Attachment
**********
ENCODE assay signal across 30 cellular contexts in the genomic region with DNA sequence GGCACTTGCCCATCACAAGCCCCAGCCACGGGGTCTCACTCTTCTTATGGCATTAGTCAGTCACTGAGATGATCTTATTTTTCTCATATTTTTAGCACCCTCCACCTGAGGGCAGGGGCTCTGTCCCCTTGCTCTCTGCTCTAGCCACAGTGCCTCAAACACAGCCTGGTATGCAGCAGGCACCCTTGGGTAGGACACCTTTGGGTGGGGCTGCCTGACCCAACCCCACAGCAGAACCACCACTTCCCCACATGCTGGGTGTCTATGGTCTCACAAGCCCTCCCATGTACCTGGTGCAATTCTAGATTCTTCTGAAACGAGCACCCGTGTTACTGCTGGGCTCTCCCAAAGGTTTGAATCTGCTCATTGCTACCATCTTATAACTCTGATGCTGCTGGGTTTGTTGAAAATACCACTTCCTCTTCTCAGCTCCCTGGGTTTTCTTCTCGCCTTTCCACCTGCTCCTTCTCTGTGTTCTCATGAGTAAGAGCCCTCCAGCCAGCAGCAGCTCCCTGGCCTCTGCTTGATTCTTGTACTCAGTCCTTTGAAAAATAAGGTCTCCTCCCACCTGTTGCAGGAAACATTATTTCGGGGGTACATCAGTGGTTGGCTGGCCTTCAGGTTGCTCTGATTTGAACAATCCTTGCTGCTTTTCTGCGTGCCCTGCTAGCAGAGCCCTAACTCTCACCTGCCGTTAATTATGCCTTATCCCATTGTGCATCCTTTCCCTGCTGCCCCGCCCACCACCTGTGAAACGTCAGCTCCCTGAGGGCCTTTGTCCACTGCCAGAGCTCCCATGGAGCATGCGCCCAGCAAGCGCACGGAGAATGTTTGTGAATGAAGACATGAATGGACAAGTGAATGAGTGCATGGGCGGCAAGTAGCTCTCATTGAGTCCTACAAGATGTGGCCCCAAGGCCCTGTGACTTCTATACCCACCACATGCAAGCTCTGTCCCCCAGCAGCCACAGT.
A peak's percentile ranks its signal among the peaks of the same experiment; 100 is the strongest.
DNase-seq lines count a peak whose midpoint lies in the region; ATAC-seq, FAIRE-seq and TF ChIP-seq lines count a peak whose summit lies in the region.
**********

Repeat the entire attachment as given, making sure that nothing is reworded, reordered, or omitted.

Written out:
ENCODE assay signal across 30 cellular contexts in the genomic region with DNA sequence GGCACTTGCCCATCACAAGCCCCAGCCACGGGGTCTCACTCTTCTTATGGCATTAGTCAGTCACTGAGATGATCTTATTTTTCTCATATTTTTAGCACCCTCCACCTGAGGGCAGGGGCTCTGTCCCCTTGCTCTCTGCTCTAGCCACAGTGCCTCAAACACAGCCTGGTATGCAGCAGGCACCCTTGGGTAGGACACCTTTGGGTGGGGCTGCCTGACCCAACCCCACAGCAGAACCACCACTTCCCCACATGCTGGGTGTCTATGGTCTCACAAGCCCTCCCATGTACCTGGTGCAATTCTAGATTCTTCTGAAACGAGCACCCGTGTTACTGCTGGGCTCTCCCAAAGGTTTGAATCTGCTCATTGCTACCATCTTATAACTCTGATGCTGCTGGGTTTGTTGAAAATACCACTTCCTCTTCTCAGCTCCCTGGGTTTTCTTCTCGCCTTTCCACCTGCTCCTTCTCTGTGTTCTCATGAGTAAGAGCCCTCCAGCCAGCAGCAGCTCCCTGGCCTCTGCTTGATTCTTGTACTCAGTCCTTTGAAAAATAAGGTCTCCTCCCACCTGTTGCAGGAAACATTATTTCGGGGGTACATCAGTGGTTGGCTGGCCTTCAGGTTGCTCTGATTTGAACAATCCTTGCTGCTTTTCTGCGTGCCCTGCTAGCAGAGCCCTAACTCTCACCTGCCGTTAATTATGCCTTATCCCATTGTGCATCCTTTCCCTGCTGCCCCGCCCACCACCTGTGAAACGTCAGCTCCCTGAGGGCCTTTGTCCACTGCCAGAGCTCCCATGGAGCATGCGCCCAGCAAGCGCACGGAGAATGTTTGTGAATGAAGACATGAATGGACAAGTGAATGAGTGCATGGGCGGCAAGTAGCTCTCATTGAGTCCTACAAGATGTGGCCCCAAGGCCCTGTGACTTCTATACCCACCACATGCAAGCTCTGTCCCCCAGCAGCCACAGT.
A peak's percentile ranks its signal among the peaks of the same experiment; 100 is the strongest.
DNase-seq lines count a peak whose midpoint lies in the region; ATAC-seq, FAIRE-seq and TF ChIP-seq lines count a peak whose summit lies in the region.